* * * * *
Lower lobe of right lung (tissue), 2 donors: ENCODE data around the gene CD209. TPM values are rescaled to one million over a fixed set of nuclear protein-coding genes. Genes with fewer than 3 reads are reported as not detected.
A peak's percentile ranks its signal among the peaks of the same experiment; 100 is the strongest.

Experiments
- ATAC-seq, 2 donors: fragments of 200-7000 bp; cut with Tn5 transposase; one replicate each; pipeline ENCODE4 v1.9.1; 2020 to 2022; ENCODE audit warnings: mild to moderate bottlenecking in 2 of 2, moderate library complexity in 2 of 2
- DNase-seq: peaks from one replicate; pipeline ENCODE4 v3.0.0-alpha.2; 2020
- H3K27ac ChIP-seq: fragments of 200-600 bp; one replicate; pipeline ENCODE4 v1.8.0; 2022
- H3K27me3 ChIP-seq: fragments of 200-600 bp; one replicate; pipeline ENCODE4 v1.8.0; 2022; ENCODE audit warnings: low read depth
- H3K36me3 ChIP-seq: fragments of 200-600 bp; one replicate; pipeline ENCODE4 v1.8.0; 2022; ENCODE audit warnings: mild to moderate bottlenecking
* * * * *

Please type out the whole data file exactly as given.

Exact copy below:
Lower lobe of right lung (tissue), 2 donors: ENCODE data around the gene CD209. TPM values are rescaled to one million over a fixed set of nuclear protein-coding genes. Genes with fewer than 3 reads are reported as not detected.
A peak's percentile ranks its signal among the peaks of the same experiment; 100 is the strongest.

Experiments
- ATAC-seq, 2 donors: fragments of 200-7000 bp; cut with Tn5 transposase; one replicate each; pipeline ENCODE4 v1.9.1; 2020 to 2022; ENCODE audit warnings: mild to moderate bottlenecking in 2 of 2, moderate library complexity in 2 of 2
- DNase-seq: peaks from one replicate; pipeline ENCODE4 v3.0.0-alpha.2; 2020
- H3K27ac ChIP-seq: fragments of 200-600 bp; one replicate; pipeline ENCODE4 v1.8.0; 2022
- H3K27me3 ChIP-seq: fragments of 200-600 bp; one replicate; pipeline ENCODE4 v1.8.0; 2022; ENCODE audit warnings: low read depth
- H3K36me3 ChIP-seq: fragments of 200-600 bp; one replicate; pipeline ENCODE4 v1.8.0; 2022; ENCODE audit warnings: mild to moderate bottlenecking